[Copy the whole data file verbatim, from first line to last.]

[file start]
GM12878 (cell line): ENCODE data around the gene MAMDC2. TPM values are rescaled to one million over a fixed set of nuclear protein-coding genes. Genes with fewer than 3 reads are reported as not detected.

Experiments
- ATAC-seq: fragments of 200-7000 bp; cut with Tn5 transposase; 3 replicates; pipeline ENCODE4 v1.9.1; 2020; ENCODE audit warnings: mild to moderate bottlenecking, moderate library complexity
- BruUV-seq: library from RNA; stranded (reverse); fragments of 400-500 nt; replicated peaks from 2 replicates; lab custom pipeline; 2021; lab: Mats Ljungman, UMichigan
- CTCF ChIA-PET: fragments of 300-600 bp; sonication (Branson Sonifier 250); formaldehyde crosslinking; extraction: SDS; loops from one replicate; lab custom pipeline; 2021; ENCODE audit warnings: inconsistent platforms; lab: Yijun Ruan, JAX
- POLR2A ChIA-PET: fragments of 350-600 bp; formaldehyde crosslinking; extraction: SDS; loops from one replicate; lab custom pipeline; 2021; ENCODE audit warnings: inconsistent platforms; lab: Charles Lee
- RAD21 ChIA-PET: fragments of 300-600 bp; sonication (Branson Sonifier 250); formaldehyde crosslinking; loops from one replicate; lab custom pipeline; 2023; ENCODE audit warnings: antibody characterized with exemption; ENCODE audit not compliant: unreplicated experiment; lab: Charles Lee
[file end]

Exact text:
GM12878 (cell line): ENCODE data around the gene MAMDC2. TPM values are rescaled to one million over a fixed set of nuclear protein-coding genes. Genes with fewer than 3 reads are reported as not detected.

Experiments
- ATAC-seq: fragments of 200-7000 bp; cut with Tn5 transposase; 3 replicates; pipeline ENCODE4 v1.9.1; 2020; ENCODE audit warnings: mild to moderate bottlenecking, moderate library complexity
- BruUV-seq: library from RNA; stranded (reverse); fragments of 400-500 nt; replicated peaks from 2 replicates; lab custom pipeline; 2021; lab: Mats Ljungman, UMichigan
- CTCF ChIA-PET: fragments of 300-600 bp; sonication (Branson Sonifier 250); formaldehyde crosslinking; extraction: SDS; loops from one replicate; lab custom pipeline; 2021; ENCODE audit warnings: inconsistent platforms; lab: Yijun Ruan, JAX
- POLR2A ChIA-PET: fragments of 350-600 bp; formaldehyde crosslinking; extraction: SDS; loops from one replicate; lab custom pipeline; 2021; ENCODE audit warnings: inconsistent platforms; lab: Charles Lee
- RAD21 ChIA-PET: fragments of 300-600 bp; sonication (Branson Sonifier 250); formaldehyde crosslinking; loops from one replicate; lab custom pipeline; 2023; ENCODE audit warnings: antibody characterized with exemption; ENCODE audit not compliant: unreplicated experiment; lab: Charles Lee